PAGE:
While the Russia-Ukraine conflict is one factor contributing to the current increase in commodity prices, there are undoubtedly other forces at play. A global theme has been falling supply and rebounding post-coronavirus demand.
The abrdn analysts, for example, pointed to dwindling supply of base metals like copper. While prices have been rising, capital expenditure on new mining projects has been slow to respond, especially since many companies were burnt the last time they tried to expand operations quickly with significant spending plans.
This is also mirrored in the energy sector where rig counts remain low and oil producers are loath to make a knee-jerk reaction to surging crude prices. At the most recent count, about 533 oil rigs were pumping out crude, compared to the highs of above 1,400 back in 2014. According to the latest Dallas Federal Reserve energy survey, a number of variables are contributing to high energy costs and producers' delayed response to pumping out additional oil.
The energy survey specifically mentioned a labour shortage, as well as rising delivery, pipe, fracking sand, and other costs. Meanwhile, the Biden administration has stymied the construction of fossil fuel infrastructure, including the Keystone XL project. Energy businesses are concerned about increased regulation and a greater focus on climate change or ESG issues.
Weather has hampered growth and supply in the soft commodities and agriculture sectors. Various weather-related crop damages have been caused by the so-called La Nina weather phenomenon.
Finally, geopolitical risk, or the aftermath from the Russia-Ukraine conflict, has been a recent negative contributor to global commodities supply. For example, in 2019, the European Union imports 26.9% of its crude oil, 41.1 percent of its natural gas, and 46.7 percent of its solid fuels from Russia. With a total of $330 billion in commodities exports in 2020, Russia is also a major producer of other commodities such as gold, base metals, and more.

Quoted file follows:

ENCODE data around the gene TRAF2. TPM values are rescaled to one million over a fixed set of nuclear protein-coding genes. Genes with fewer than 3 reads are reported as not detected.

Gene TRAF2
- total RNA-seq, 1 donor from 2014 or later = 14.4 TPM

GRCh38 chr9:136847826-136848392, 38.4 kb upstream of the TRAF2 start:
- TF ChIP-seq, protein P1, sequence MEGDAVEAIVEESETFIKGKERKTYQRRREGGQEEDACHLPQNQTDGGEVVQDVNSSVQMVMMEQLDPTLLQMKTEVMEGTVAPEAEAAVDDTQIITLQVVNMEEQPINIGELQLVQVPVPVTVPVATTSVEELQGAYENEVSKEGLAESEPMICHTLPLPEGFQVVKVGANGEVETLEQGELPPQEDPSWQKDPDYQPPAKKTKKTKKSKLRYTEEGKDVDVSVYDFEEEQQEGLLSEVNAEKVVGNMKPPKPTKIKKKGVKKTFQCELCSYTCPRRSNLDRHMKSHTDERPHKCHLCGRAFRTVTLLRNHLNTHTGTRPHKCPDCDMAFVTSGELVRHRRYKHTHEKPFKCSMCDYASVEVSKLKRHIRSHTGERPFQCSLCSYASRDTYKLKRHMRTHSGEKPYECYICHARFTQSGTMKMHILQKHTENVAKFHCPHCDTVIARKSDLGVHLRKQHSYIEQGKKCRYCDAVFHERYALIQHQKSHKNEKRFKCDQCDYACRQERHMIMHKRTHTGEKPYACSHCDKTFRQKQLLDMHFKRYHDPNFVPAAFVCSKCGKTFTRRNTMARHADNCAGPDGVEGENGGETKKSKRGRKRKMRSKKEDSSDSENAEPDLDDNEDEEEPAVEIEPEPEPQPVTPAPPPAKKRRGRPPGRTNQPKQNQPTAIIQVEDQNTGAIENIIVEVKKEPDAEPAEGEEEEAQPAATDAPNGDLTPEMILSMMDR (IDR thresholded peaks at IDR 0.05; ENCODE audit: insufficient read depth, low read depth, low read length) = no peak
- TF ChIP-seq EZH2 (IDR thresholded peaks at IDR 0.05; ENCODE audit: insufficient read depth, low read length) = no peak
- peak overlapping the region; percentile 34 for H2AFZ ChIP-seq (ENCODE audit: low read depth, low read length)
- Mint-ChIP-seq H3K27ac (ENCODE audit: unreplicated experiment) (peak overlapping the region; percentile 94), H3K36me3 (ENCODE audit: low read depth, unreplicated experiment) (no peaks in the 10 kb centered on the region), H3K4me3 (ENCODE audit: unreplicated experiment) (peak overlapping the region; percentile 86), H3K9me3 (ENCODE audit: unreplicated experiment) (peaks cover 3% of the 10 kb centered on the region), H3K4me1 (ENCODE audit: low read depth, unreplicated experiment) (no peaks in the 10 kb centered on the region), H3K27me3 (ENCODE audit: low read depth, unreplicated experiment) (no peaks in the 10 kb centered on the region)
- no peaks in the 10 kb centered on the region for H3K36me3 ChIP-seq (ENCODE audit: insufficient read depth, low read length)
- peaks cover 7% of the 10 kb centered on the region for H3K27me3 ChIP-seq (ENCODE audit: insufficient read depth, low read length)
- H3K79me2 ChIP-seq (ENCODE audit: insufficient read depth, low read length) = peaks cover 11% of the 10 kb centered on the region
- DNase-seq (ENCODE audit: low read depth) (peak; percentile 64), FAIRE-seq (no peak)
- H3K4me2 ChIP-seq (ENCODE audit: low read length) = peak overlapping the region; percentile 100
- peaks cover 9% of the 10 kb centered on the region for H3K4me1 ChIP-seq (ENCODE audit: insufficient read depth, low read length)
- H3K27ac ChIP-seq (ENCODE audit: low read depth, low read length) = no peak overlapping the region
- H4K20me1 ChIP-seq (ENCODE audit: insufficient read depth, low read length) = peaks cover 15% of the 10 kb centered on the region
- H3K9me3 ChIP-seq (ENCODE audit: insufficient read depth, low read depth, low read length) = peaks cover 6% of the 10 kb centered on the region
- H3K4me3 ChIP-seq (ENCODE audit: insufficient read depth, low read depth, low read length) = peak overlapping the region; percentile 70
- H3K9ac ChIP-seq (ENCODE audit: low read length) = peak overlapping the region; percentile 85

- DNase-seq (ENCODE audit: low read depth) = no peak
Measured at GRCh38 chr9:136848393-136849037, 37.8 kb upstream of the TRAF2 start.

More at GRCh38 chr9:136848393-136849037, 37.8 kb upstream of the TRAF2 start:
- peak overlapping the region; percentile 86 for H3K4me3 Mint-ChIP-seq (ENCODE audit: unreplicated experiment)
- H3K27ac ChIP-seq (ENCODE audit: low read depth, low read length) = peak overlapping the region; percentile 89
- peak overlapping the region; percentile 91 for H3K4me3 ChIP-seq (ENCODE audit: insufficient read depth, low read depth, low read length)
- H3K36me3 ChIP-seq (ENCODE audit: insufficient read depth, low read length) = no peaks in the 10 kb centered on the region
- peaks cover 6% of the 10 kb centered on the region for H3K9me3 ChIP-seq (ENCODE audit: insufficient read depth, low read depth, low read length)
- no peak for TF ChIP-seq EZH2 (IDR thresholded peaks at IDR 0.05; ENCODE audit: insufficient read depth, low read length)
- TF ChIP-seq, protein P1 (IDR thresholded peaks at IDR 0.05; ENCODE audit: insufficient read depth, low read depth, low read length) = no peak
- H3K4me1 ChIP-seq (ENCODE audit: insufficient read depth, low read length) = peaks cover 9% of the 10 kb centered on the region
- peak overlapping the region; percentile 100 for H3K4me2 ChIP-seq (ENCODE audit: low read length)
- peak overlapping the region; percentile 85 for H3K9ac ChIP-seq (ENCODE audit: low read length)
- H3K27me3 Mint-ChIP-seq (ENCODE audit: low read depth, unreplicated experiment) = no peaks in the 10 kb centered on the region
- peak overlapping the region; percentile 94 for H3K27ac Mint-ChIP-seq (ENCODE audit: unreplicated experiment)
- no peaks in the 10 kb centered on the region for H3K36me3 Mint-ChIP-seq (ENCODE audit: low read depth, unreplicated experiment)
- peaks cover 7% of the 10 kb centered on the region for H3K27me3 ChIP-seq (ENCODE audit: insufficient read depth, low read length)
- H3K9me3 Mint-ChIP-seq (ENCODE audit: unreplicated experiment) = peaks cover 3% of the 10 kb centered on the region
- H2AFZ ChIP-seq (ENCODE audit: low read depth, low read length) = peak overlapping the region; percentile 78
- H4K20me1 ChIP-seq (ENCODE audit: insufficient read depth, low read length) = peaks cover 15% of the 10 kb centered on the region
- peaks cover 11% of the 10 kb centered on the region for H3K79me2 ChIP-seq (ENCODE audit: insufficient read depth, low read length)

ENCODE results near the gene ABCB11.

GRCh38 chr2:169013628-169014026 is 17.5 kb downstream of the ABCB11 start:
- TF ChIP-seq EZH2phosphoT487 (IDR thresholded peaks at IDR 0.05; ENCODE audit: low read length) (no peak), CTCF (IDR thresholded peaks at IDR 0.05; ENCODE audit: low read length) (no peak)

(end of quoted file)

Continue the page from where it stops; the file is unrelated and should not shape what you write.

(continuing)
Long-term trends may still exist, according to the abrdn experts; therefore investors should keep an eye on commodities as an alternative asset to diversify a standard stock and bond portfolio. Inflation and deflation cycles have averaged 18 years in the past. Commodities have provided better diversification benefits than typical stock and bond holdings, with low correlations. The Bloomberg Commodity Index, for example, has had a 20-year average volatility of 16.16 percent, vs. 19.57 percent for the S&P 500 Index.
Several ETF options are now available to investors looking to diversify their portfolios with broader commodity exposure. abrdn (previously Aberdeen Standard Investments) offers a line of ETFs that outperform the widely followed Bloomberg Commodity Indices, all without the hassle of tax season K-1 forms. The abrdn Standard Bloomberg All Commodity Strategy K-1 Free ETF (NYSEArca: BCI) and the abrdn Standard Bloomberg All Commodity Longer Dated Strategy K-1 Free ETF (NYSEArca: BCI) are two actively managed funds (NYSEArca: BCD).
The Bloomberg Commodities Index (BCI) aims to produce long-term capital appreciation that outperforms the Bloomberg Commodities Index. It may not invest in all of the index's components, but it will invest in short-term investment-grade fixed income securities, money market instruments, particular bank instruments, and cash or other cash alternatives that are similar to those in the index.
The Bloomberg Commodities Index, which underpins the index, follows the price of rolling holdings in a basket of commodities futures with maturities ranging from one to three months. BCD aims to outperform the Bloomberg All Commodity Index 3 Month Forward Index, which tracks changes in the price of rolling contracts in a basket of commodity futures with a maturity of four to six months.
Several physically-backed metals-related ETFs, such as the abrdn Standard Gold ETF Trust (SGOL), the abrdn Standard Physical Silver Shares ETF (SIVR), the abrdn Standard Physical Platinum Shares ETF (NYSEArca: PPLT), and the abrdn Standard Physical Palladium Shares ETF (NYSEArca: PPLT), can be used to diversify a traditional portfolio mix (NYSEArca: PALL). The abrdn Standard Physical Precious Metals Basket Shares (NYSEArca: GLTR) also serves as a metals catch-all, including a combination of gold, silver, platinum, and palladium.